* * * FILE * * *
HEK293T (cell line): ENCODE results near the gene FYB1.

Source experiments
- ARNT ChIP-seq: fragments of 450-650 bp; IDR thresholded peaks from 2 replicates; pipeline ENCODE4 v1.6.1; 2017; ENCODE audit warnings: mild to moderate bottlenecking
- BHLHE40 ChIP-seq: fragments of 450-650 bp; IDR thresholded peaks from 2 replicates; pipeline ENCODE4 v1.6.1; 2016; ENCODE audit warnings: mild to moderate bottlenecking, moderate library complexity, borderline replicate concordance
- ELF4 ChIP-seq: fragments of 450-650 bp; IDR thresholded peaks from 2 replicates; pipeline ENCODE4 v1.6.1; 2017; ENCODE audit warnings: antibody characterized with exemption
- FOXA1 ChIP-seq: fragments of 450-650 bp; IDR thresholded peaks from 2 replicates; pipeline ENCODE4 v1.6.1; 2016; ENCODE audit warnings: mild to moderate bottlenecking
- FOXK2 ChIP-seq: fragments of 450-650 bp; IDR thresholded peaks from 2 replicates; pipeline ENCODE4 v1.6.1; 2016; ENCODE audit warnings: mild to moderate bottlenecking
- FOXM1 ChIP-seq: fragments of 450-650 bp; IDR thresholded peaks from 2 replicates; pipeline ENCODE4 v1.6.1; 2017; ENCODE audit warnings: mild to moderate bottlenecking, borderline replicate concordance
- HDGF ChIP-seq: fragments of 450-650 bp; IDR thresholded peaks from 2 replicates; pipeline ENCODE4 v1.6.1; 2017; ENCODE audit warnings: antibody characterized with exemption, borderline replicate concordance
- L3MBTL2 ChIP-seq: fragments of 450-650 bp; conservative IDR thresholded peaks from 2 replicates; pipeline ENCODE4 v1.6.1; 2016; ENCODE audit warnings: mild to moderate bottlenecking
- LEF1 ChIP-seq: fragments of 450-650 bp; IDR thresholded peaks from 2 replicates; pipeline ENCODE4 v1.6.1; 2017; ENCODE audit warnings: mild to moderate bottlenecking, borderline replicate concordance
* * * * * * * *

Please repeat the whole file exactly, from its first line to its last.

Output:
HEK293T (cell line): ENCODE results near the gene FYB1.

Source experiments
- ARNT ChIP-seq: fragments of 450-650 bp; IDR thresholded peaks from 2 replicates; pipeline ENCODE4 v1.6.1; 2017; ENCODE audit warnings: mild to moderate bottlenecking
- BHLHE40 ChIP-seq: fragments of 450-650 bp; IDR thresholded peaks from 2 replicates; pipeline ENCODE4 v1.6.1; 2016; ENCODE audit warnings: mild to moderate bottlenecking, moderate library complexity, borderline replicate concordance
- ELF4 ChIP-seq: fragments of 450-650 bp; IDR thresholded peaks from 2 replicates; pipeline ENCODE4 v1.6.1; 2017; ENCODE audit warnings: antibody characterized with exemption
- FOXA1 ChIP-seq: fragments of 450-650 bp; IDR thresholded peaks from 2 replicates; pipeline ENCODE4 v1.6.1; 2016; ENCODE audit warnings: mild to moderate bottlenecking
- FOXK2 ChIP-seq: fragments of 450-650 bp; IDR thresholded peaks from 2 replicates; pipeline ENCODE4 v1.6.1; 2016; ENCODE audit warnings: mild to moderate bottlenecking
- FOXM1 ChIP-seq: fragments of 450-650 bp; IDR thresholded peaks from 2 replicates; pipeline ENCODE4 v1.6.1; 2017; ENCODE audit warnings: mild to moderate bottlenecking, borderline replicate concordance
- HDGF ChIP-seq: fragments of 450-650 bp; IDR thresholded peaks from 2 replicates; pipeline ENCODE4 v1.6.1; 2017; ENCODE audit warnings: antibody characterized with exemption, borderline replicate concordance
- L3MBTL2 ChIP-seq: fragments of 450-650 bp; conservative IDR thresholded peaks from 2 replicates; pipeline ENCODE4 v1.6.1; 2016; ENCODE audit warnings: mild to moderate bottlenecking
- LEF1 ChIP-seq: fragments of 450-650 bp; IDR thresholded peaks from 2 replicates; pipeline ENCODE4 v1.6.1; 2017; ENCODE audit warnings: mild to moderate bottlenecking, borderline replicate concordance